The optional ballot question for the 2023 mock election concerns climate change and energy resources. This is not only one of the pressing issues of our time but has also been a focus of political debate regarding state policies. Teachers should also note that the NJ Student Learning Standards now place a greater emphasis on the issue of climate change, and the ballot question is one way to help address those standards. Participation in the issue question is optional, but we hope teachers and students will carefully consider it in addition to assessing the merits of the candidates for the New Jersey Legislature.
Issue questions are included in the mock election to familiarize students with the idea that as adults they will vote on public questions as well as candidates. We will continue to offer links to the issues from recent elections for teachers who may be looking for sample issue questions for the current class of students. The information regarding ranked-preference voting in primaries is included to facilitate class discussions on possible means to address the current partisan environment. Since voting during a pandemic was an issue of historical significance, we have included information regarding voting procedures in New Jersey so that students can participate in the actual election by encouraging parents and other adults to cast their vote in a safe manner of their choosing. It is also hoped that high school students eligible to vote will embrace this important civic responsibility.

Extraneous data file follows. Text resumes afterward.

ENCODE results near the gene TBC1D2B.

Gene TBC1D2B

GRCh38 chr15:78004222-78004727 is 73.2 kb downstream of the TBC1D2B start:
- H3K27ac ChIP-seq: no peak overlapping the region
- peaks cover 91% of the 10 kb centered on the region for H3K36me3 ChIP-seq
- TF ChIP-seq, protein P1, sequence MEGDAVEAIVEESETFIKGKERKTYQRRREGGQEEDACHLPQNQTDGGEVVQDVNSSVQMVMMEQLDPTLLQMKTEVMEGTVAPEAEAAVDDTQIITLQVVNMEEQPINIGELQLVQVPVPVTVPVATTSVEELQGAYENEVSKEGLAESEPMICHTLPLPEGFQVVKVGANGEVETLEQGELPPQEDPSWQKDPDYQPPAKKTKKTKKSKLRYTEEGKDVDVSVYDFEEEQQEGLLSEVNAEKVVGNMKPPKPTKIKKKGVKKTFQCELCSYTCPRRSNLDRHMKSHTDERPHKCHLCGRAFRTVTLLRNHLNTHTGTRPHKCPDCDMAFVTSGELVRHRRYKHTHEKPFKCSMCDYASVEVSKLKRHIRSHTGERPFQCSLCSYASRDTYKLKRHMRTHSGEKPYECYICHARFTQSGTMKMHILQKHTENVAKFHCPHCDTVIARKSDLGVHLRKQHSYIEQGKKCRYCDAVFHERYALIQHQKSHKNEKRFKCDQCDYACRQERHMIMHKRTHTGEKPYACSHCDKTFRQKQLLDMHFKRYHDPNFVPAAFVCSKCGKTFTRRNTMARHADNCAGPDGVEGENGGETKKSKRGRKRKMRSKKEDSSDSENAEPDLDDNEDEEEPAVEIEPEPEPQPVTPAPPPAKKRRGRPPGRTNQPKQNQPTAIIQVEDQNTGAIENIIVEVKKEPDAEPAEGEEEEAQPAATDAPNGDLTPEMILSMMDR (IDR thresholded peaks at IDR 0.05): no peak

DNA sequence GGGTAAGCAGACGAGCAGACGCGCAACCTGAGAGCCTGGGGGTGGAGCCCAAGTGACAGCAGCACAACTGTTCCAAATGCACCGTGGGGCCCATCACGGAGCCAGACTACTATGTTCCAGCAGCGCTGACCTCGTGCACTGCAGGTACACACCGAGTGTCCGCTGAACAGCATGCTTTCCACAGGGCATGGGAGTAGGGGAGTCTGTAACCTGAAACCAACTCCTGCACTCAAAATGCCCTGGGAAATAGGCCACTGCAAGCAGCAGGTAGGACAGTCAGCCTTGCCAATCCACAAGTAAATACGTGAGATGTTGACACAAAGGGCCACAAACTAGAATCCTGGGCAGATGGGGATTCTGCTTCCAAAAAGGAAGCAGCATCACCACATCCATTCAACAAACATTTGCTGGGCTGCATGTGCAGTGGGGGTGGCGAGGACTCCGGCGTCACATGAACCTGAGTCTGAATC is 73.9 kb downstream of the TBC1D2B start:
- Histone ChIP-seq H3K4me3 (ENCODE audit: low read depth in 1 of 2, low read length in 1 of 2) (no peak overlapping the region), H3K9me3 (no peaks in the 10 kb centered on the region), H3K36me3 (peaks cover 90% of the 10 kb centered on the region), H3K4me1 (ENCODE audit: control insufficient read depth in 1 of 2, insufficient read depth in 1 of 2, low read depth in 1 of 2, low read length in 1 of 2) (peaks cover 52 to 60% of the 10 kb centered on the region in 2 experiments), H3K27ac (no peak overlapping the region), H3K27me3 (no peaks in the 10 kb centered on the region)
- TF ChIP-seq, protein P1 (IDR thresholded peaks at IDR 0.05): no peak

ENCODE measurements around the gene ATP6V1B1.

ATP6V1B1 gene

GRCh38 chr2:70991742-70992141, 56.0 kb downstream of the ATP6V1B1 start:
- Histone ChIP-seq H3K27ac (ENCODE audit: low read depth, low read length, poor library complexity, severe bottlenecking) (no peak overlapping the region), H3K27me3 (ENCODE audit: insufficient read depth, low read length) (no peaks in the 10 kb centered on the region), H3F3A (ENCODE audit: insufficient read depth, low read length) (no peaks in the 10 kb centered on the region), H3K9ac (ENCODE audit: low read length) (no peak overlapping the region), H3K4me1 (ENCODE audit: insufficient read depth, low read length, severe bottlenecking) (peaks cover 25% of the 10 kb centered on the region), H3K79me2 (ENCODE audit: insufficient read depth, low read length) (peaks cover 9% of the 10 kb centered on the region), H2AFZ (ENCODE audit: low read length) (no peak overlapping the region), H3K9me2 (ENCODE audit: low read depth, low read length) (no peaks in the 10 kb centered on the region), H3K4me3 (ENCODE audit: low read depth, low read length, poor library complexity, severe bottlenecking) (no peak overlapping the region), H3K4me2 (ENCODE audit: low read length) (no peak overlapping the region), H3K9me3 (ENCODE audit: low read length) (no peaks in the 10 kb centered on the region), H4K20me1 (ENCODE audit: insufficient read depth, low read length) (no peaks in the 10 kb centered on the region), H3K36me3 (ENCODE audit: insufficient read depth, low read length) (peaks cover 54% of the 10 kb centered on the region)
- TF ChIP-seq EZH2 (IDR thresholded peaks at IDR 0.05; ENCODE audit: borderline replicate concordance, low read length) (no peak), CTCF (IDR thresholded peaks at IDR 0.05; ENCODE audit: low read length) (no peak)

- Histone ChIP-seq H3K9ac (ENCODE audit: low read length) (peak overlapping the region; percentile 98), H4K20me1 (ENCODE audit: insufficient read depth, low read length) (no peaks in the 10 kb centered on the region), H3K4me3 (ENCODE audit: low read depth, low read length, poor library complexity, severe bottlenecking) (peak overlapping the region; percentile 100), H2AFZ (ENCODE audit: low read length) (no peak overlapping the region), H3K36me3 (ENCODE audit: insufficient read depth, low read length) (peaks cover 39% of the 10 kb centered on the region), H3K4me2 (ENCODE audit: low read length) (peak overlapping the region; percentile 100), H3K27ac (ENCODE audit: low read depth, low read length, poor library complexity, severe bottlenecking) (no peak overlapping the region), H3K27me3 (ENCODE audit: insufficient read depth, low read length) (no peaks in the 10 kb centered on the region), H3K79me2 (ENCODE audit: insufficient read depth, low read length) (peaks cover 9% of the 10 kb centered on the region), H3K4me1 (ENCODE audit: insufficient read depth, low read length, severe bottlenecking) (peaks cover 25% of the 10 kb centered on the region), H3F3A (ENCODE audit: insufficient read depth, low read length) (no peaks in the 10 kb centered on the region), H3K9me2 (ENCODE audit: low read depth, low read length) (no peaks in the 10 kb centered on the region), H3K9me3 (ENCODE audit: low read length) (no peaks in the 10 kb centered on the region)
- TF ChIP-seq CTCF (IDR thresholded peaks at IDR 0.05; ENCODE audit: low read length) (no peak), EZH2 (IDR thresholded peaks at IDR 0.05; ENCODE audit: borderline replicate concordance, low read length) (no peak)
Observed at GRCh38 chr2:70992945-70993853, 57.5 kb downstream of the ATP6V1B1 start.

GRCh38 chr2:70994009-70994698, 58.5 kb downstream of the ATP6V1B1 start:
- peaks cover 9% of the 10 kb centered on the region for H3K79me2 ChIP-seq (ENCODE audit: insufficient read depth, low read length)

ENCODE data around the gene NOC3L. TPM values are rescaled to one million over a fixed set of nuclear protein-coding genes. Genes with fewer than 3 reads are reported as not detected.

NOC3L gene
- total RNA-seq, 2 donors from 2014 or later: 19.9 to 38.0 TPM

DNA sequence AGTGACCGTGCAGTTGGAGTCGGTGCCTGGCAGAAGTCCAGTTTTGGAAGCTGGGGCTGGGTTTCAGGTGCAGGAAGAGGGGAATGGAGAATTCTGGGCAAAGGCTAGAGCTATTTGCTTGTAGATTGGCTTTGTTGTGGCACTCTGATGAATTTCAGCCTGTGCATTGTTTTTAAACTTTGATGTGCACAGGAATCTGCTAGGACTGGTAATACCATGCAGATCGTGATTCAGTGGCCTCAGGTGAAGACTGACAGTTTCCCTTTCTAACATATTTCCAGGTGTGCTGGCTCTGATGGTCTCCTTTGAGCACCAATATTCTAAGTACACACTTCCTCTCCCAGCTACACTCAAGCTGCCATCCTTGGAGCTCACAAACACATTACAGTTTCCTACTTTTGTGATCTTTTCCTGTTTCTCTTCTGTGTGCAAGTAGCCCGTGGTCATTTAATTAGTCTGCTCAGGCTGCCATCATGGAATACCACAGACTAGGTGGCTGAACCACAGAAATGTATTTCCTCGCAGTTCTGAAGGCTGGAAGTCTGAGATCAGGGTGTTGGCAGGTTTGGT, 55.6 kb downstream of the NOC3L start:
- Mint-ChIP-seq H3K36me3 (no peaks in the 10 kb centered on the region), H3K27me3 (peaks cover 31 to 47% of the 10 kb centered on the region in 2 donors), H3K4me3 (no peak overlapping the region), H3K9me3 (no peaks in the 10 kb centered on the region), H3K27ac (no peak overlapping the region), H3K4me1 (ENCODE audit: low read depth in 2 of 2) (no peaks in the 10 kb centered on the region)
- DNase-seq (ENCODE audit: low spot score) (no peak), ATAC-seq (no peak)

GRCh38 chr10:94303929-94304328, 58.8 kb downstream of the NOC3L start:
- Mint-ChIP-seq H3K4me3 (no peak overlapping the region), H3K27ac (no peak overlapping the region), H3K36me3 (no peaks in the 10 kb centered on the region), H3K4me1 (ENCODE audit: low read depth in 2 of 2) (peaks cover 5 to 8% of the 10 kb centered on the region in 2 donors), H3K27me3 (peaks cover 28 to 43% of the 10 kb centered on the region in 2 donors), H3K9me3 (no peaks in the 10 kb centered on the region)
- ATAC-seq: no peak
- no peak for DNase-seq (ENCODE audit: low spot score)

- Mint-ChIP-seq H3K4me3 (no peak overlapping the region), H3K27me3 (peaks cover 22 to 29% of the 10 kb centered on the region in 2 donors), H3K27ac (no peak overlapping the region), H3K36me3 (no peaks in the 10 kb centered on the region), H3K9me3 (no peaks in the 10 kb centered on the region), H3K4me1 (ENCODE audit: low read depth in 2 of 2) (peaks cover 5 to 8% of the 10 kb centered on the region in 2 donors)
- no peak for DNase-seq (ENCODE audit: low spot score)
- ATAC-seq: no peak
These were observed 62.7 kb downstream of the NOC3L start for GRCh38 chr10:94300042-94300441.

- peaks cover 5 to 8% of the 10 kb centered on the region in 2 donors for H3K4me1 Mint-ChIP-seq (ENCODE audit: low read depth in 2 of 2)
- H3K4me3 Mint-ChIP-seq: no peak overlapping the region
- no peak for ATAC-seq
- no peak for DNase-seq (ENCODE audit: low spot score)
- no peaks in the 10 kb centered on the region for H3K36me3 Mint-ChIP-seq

2023 Ballot Question - Climate Change and Energy Resources in NJWhere should New Jersey direct its primary investment and support for future energy resources?
c. Nuclear energy
d. Natural gas
e. Exploration of new sources of fossil fuels such as oil and coal
Explanation: Voters are being asked to choose where they think New Jersey should put its primary or main focus for energy resources for the future. The choice of a primary or main focus does not mean that other resources cannot also be used. The question is asking where New Jersey should first direct its money, research and other investments. Below are suggested resources to facilitate discussion of the issue question. Some of the resources refer to the 2016 and 2020 presidential elections.
Below is a list of potential resources to help teachers and students research the ballot question and become informed voters. The list is not a complete collection of available resources but is merely intended to provide a convenient starting point. As always, teachers and students should emphasize good media literacy skills and be mindful of potential bias.
- Princeton University – New Jersey Energy Profile and Impact of Individual Plants andd Refineries
- New Jersey Energy Profile – U.S. Energy Information Administration
- United States Department of Energy – New Jersey Energy Sector Risk Profile
- Rutgers University – New Jersey Electricity Data
- Rutgers University – Renewable Energy Data
- Rutgers University – New Jersey Clean Energy Resource Network
- United States Nuclear Regulatory Commission – New Jersey Facilities
- PSEG Nuclear LLC – Salem and Hope Creek Corporate Site
- New Jersey Nuclear Generating Stations – NJ Office of Emergency Management
- New Jersey Department of Environmental Protection – Solar Power
- New Jersey Department of Environmental Protection – Wind Power
- NJ Spotlight – New NJ Bill Mandates 100% Clean Energy By 2035
- Office of the Governor | Governor Murphy Announces Filing of Landmark Advanced Clean Cars II Proposal (nj.gov)
How to Vote in New Jersey/How Students Can HelpJust because students are under 18 years of age does not mean that they cannot contribute to our democracy and the electoral process. Students can share the information below with the adults in their family and encourage them to vote. Students over 16 years of age can also apply to work as poll workers by clicking the link below.